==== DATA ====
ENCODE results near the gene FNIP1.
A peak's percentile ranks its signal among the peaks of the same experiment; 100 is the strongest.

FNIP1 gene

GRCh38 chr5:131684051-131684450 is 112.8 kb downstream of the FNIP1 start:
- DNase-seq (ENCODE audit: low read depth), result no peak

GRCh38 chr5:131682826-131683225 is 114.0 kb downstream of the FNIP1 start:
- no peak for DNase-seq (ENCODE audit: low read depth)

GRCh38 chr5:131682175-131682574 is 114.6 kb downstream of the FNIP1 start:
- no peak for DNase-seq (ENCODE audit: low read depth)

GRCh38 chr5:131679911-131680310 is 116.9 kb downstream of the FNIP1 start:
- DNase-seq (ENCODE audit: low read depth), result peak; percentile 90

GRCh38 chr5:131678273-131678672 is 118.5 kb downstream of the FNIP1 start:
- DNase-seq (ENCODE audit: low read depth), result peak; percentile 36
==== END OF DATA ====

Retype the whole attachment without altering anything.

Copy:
ENCODE results near the gene FNIP1.
A peak's percentile ranks its signal among the peaks of the same experiment; 100 is the strongest.

FNIP1 gene

GRCh38 chr5:131684051-131684450 is 112.8 kb downstream of the FNIP1 start:
- DNase-seq (ENCODE audit: low read depth), result no peak

GRCh38 chr5:131682826-131683225 is 114.0 kb downstream of the FNIP1 start:
- no peak for DNase-seq (ENCODE audit: low read depth)

GRCh38 chr5:131682175-131682574 is 114.6 kb downstream of the FNIP1 start:
- no peak for DNase-seq (ENCODE audit: low read depth)

GRCh38 chr5:131679911-131680310 is 116.9 kb downstream of the FNIP1 start:
- DNase-seq (ENCODE audit: low read depth), result peak; percentile 90

GRCh38 chr5:131678273-131678672 is 118.5 kb downstream of the FNIP1 start:
- DNase-seq (ENCODE audit: low read depth), result peak; percentile 36